Tuesday, May 7, 2019
My twelfth grade students are reading Elie Wiesel's Night, his memoir of the time he spent in a Nazi concentration camp and the struggle he had with his intense faith. No matter how many times I've encountered anything pertaining to the Holocaust, I am struck, slayed, overcome, and this short testament is no different. There's a harrowing scene early in the book, immediately following the evacuation of the ghetto in which Wiesel and his family have been living, when he and the others are being transported in a cattle car to the camps. Of course, they have no idea what's going on nor what is to come, but one woman -- Mrs. Schachter -- persists in screaming and crying about some sort of fire!, fire!, fire!, even as her small boy clings to her and begs her to stop. My students and I had a discussion about this part of the memoir and Wiesel's recollections -- was Mrs. Schacter hallucinating under her extreme distress? Was this a prophecy? Was this a divine warning? Why did Wiesel include this part in the memoir? As they grappled with the questions, I told them that there was no right or wrong answer. I just listened and offered my own paltry thoughts.
Last night I had a sort of breakdown prompted by a few external situations regarding Sophie's childcare, her upcoming IVIG treatments that were delayed by insurance issues, her doctor's negligence in ever following up and calling me back, one of my son's demands, and my ex-husband's -- well -- I won't go into that. My collapse and crying was also, obviously, prompted by mostly internal situations regarding -- well -- everything. Mothering. Disability. Inadequacy. Resentment. Exhaustion. Despair. I feel acutely during these times that I just can't go on.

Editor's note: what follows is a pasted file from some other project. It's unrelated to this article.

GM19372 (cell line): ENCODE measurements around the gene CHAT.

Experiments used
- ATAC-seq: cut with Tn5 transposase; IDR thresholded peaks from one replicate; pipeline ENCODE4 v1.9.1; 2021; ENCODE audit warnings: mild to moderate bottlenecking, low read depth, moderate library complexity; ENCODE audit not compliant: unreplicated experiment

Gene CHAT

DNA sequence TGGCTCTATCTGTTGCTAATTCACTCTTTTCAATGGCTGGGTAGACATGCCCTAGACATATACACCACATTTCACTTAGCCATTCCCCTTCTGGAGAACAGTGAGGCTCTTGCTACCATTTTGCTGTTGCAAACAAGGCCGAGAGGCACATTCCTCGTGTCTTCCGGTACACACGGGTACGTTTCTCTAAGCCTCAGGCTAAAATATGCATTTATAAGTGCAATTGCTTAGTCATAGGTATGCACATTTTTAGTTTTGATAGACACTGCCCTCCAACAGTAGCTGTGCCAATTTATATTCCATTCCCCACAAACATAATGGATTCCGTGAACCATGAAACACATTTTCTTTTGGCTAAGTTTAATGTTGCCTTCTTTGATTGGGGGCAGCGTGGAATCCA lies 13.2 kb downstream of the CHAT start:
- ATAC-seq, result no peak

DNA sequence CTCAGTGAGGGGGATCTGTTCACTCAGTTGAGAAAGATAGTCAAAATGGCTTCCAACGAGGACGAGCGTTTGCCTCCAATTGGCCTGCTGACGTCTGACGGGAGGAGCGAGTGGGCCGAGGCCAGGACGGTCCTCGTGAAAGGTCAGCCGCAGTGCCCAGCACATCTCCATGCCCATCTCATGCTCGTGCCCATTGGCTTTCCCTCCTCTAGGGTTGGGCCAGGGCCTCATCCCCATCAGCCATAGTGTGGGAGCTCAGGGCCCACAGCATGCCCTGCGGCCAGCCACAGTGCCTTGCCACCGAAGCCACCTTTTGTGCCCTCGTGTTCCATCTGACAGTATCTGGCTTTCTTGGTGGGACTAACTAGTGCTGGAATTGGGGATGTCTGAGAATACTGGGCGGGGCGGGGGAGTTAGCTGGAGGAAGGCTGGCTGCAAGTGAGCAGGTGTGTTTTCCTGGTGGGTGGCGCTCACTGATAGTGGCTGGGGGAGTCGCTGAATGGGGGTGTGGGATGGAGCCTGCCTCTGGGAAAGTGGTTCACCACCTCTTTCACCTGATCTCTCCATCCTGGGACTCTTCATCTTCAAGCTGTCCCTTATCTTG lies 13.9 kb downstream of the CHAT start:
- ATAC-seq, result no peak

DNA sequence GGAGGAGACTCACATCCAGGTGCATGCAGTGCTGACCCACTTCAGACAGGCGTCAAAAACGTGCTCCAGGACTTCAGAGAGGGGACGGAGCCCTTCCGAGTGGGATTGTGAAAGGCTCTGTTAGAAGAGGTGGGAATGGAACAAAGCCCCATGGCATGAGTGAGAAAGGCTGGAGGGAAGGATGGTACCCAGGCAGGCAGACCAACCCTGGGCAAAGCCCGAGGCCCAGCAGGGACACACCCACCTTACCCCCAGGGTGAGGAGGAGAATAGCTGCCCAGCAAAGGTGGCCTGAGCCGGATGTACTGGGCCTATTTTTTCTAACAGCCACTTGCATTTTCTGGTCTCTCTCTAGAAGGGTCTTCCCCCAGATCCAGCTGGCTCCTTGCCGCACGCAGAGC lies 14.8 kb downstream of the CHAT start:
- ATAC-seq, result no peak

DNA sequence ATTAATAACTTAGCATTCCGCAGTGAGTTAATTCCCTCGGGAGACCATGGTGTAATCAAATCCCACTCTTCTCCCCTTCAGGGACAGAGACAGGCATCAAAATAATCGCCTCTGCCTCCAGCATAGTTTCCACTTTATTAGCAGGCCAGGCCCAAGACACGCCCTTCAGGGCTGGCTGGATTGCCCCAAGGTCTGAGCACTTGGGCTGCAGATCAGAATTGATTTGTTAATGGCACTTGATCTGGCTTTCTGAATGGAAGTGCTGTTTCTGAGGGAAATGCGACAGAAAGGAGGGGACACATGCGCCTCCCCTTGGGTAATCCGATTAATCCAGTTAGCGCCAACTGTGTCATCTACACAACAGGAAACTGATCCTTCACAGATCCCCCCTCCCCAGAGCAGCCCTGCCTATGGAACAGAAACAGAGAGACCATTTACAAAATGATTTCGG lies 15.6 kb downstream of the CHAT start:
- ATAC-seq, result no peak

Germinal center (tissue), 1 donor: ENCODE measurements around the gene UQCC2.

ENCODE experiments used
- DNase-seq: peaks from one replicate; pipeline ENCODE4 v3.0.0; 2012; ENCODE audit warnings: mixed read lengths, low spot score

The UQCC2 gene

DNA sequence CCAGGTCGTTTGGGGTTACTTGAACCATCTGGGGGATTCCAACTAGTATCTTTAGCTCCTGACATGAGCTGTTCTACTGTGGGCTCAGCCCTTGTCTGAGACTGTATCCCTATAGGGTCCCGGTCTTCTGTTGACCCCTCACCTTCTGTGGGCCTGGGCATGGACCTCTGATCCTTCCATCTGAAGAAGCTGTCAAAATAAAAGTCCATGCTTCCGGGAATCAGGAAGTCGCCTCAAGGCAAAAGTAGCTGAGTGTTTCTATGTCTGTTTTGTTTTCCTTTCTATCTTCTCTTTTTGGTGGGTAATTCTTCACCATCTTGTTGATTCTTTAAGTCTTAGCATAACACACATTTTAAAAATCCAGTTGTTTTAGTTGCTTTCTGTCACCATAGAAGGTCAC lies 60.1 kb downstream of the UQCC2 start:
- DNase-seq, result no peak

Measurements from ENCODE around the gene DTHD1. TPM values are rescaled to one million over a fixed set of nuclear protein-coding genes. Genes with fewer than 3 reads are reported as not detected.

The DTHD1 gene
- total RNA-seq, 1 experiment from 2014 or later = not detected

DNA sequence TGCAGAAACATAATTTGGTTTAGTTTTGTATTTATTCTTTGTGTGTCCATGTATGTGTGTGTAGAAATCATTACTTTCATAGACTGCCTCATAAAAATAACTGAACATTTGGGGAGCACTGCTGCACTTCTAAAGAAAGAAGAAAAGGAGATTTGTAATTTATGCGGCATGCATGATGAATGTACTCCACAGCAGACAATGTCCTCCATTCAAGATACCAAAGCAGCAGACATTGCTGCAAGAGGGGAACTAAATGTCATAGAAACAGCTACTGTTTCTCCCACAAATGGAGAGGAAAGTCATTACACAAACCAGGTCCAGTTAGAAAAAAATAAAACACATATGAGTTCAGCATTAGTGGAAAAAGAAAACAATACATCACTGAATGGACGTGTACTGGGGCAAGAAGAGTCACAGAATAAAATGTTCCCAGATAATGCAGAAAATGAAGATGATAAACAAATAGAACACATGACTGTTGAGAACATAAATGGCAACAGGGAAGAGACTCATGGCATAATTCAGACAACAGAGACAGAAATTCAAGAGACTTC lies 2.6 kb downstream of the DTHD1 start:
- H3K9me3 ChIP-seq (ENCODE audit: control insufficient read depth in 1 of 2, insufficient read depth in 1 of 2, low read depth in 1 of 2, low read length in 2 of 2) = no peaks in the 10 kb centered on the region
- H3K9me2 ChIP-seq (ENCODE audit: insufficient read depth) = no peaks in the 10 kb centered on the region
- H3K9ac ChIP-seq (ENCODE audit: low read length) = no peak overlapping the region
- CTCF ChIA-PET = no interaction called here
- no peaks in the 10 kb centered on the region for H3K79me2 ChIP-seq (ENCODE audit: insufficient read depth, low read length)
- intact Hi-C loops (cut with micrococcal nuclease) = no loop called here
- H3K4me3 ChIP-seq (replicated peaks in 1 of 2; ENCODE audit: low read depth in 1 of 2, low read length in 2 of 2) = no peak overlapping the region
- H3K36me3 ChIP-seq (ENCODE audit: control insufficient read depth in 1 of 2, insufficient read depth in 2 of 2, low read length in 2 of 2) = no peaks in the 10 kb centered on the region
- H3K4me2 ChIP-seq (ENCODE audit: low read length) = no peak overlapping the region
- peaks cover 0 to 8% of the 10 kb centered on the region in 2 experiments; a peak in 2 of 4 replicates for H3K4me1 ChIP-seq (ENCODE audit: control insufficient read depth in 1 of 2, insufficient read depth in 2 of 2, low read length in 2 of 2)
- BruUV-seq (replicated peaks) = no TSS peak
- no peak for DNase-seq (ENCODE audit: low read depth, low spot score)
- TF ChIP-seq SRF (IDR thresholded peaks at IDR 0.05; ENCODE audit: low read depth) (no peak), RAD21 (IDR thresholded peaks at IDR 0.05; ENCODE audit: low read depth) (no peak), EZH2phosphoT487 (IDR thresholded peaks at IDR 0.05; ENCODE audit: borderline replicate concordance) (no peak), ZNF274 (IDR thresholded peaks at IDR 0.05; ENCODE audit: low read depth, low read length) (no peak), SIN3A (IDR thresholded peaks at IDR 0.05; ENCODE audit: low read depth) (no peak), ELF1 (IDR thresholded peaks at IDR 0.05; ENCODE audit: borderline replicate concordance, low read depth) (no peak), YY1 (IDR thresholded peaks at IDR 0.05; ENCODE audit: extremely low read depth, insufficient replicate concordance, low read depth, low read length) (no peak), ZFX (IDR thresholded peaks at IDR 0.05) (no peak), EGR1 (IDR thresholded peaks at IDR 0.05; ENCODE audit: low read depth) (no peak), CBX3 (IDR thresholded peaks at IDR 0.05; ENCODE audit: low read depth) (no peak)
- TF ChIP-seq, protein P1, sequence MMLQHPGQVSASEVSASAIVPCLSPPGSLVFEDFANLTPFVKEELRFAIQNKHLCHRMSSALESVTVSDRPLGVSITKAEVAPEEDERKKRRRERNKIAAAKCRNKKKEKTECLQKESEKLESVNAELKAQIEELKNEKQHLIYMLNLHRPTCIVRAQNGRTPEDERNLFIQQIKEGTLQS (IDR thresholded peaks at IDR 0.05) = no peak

I texted early this morning with a dear friend across the country. We spoke of our attachment to our children and to the significant men in our lives -- how the boundaries are mutable, how we are hard put to figure out just when and where and how we "set the patterns when we became mothers," and how difficult it is to "escape" them, how our definitions of ourselves are seemingly dependent on those given to us by our children and men. "And it's not their fault!" my friend said.
It's all impossible, I think when I am most under duress, and that helps.
I just finished reading Sophia Shalmiyev's memoir Mother Winter. It's a remarkable book about a motherless daughter told in fragments. I will be thinking about it for a long time. I've read several interviews with the author and even engaged with her on Facebook. In the interviews, she talks about the roles women and men take on when they parent, particularly in regard to what I've read elsewhere as emotional labor. I hesitate to write here about my own resentments because I know their source is partly of my own making. I spoke about identity this past weekend as a mentor at a seminar for women who are mothers of adult children with disabilities. I also listened to several women talk about marriage, how their own long marriages had succeeded. I was struck by how each of these women -- how all of these women -- were doing the work, the emotional labor, even as they extolled their husband's "kindnesses" and "generosity" and so forth. I'm not sure I can get there -- here -- on this blog, today, really grapple with these themes and thoughts. But I know they are at the root of my despair.